One of the fun things about blogging is hearing different points of views. When I did my piece on Groundhog Day, I got to see that in action, and I could “see” from those points of view for a little bit. A nice little vacation from my own brain!
I had to agree with Kay that Andie MacDowell is not my favorite actress, and that her character, Rita, was a bit dishraggy. Ie: limp and wet, without much agency. I think Jilly pointed this out, too. It’d be a better story (maybe) if Rita had more power and characterization – but it also might be a different story. The point of Groundhog Day is that many of us live the same days over and over again, without much satisfaction. How can we break that cycle? Rita was part of the cycle, not part of the solution. And I think that’s the way this story has to go. Change must come from within, at least in this story.
I did learn a little bit about love, though, from Rita. How do we know when it’s really, truly love? I think for a romantic story, there has to be some sort of physical feeling – some fizzy whizbang that makes the reader empathize and melt a little bit. But, we’ve all read stories and seen in real life cases where the physical has not been enough for a Happily Ever After. He’s a good kisser, but he can’t keep a job, and he abandons his partner. She’s hot as all-get-out, but she can’t hold a conversation and terrible with money.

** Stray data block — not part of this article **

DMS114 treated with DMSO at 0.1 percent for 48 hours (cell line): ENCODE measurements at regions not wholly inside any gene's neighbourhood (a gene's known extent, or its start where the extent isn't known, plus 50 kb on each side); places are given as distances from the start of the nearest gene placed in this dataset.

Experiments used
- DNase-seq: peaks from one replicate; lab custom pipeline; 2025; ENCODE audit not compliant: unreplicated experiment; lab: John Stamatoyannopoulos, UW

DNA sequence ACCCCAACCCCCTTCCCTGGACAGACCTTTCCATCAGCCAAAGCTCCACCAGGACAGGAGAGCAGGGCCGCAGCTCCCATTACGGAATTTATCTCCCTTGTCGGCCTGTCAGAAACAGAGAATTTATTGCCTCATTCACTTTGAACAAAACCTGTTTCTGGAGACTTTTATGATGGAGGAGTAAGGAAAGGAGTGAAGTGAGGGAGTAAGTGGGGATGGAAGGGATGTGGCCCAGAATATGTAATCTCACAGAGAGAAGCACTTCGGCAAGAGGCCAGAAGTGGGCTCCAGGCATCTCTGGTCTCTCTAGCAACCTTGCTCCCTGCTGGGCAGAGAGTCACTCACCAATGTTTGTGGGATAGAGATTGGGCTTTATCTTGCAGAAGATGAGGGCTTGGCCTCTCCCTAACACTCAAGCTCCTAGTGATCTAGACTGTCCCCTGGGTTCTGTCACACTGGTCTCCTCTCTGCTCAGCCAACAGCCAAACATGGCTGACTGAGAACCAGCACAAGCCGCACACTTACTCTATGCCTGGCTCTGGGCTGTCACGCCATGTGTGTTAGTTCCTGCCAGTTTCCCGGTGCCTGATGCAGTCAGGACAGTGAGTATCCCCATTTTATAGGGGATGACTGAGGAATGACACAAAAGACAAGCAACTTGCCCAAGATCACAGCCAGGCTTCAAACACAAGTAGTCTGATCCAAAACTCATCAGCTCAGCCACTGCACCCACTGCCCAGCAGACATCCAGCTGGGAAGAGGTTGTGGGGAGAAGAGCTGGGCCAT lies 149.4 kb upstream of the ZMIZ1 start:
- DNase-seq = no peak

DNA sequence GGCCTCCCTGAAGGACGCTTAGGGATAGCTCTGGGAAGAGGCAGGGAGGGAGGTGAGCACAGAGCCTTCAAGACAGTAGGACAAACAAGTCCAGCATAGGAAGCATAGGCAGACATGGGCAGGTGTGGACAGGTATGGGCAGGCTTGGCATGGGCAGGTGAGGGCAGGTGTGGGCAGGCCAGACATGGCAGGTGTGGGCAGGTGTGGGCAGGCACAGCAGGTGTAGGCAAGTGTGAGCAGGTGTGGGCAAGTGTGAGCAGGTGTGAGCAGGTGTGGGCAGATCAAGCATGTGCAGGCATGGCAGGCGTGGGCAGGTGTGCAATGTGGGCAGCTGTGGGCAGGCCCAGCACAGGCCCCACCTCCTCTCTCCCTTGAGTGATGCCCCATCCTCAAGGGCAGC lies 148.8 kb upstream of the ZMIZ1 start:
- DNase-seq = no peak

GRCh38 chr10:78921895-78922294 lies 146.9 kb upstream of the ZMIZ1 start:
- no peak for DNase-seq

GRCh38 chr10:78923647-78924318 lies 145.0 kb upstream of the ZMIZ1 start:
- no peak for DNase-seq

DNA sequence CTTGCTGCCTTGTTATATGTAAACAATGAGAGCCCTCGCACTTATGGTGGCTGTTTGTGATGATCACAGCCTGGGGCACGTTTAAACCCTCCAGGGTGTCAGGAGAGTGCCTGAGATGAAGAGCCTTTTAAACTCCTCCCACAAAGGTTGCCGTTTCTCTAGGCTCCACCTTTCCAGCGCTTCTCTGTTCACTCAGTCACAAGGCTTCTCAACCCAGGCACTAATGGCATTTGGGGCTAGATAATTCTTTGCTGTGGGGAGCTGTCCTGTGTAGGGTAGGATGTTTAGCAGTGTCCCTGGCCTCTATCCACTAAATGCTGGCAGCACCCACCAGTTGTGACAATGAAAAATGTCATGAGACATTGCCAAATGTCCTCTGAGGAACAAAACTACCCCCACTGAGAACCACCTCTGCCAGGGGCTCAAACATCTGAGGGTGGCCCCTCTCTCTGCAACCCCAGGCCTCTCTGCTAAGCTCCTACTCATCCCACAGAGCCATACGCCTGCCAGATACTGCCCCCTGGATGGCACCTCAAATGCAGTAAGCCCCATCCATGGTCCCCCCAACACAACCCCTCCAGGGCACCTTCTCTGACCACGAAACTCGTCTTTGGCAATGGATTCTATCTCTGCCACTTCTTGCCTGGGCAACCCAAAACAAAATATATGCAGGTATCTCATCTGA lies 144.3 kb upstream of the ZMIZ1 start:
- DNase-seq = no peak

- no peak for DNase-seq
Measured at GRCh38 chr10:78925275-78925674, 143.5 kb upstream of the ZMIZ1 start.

How do we know, when we can’t trust our heart?
Well, Rita gets proof. First, she sees the approval of the community. She’s not just relying on her judgment, but the judgment of other people. Second, she sees that he’s a good man to other people, not just to her. With these external validations, when Phil is put up on the bachelor’s auction block, she is spurred to acknowledge that she wants this guy, and if she wants him, she better win the bidding or lose him for the night.
She gets a third validation when she sees a snow sculpture that he’s made of her. She realizes that he sees her with a loving eye, and that she is beautiful. She feels this is the truth, and she trusts him. A lot has been said about “the male gaze” – I haven’t seen so much about “the female gaze” but being seen as beautiful or handsome can be a powerful aphrodisiac for either sex.
Of course, none of these are fool-proof. The loving heart is blind, the community sees only the facade, a partner may love and care for others but neglect his or her spouse, and of course, we know how an artist can lie. But all these things taken together . . . it could mean a Happily Ever After. At least, hope springs eternal in the human breast.
How do you know? Is it in his kiss?